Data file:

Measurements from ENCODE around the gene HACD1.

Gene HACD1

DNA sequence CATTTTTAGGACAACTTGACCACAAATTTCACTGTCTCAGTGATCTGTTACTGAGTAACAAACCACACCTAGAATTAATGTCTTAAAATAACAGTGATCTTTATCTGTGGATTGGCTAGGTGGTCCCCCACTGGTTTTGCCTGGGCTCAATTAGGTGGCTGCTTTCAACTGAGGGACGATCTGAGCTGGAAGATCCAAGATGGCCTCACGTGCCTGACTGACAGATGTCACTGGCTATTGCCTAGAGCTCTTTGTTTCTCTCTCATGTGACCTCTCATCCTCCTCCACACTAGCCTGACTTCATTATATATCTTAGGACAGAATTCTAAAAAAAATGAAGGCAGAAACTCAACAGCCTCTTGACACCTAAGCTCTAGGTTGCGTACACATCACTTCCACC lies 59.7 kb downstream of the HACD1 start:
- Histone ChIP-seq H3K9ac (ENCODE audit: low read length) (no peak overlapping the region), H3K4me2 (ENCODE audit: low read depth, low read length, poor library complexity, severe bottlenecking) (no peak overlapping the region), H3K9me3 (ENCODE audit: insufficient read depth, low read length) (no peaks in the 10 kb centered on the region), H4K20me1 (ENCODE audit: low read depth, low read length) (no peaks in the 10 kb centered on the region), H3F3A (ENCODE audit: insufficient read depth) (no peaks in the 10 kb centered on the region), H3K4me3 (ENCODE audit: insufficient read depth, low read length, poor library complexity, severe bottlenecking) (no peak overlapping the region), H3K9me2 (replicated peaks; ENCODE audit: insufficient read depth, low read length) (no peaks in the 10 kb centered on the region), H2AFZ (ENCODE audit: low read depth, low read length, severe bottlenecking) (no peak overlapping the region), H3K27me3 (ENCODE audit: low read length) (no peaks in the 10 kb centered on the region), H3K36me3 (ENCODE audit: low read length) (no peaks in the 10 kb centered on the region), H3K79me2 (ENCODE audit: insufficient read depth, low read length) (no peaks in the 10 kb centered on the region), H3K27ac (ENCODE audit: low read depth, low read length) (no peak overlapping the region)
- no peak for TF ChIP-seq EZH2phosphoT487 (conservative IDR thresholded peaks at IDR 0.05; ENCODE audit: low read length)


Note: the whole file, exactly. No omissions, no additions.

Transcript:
Measurements from ENCODE around the gene HACD1.

Gene HACD1

DNA sequence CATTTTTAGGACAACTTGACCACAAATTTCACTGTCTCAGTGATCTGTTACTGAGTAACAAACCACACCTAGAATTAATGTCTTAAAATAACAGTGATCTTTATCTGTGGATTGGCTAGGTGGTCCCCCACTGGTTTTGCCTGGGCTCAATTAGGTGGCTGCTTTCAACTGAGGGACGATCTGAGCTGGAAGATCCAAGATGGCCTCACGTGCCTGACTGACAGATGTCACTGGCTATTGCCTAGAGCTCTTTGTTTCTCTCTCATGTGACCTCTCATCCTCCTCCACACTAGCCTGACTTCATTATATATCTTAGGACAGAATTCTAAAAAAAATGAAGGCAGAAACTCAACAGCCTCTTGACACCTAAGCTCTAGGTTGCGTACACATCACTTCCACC lies 59.7 kb downstream of the HACD1 start:
- Histone ChIP-seq H3K9ac (ENCODE audit: low read length) (no peak overlapping the region), H3K4me2 (ENCODE audit: low read depth, low read length, poor library complexity, severe bottlenecking) (no peak overlapping the region), H3K9me3 (ENCODE audit: insufficient read depth, low read length) (no peaks in the 10 kb centered on the region), H4K20me1 (ENCODE audit: low read depth, low read length) (no peaks in the 10 kb centered on the region), H3F3A (ENCODE audit: insufficient read depth) (no peaks in the 10 kb centered on the region), H3K4me3 (ENCODE audit: insufficient read depth, low read length, poor library complexity, severe bottlenecking) (no peak overlapping the region), H3K9me2 (replicated peaks; ENCODE audit: insufficient read depth, low read length) (no peaks in the 10 kb centered on the region), H2AFZ (ENCODE audit: low read depth, low read length, severe bottlenecking) (no peak overlapping the region), H3K27me3 (ENCODE audit: low read length) (no peaks in the 10 kb centered on the region), H3K36me3 (ENCODE audit: low read length) (no peaks in the 10 kb centered on the region), H3K79me2 (ENCODE audit: insufficient read depth, low read length) (no peaks in the 10 kb centered on the region), H3K27ac (ENCODE audit: low read depth, low read length) (no peak overlapping the region)
- no peak for TF ChIP-seq EZH2phosphoT487 (conservative IDR thresholded peaks at IDR 0.05; ENCODE audit: low read length)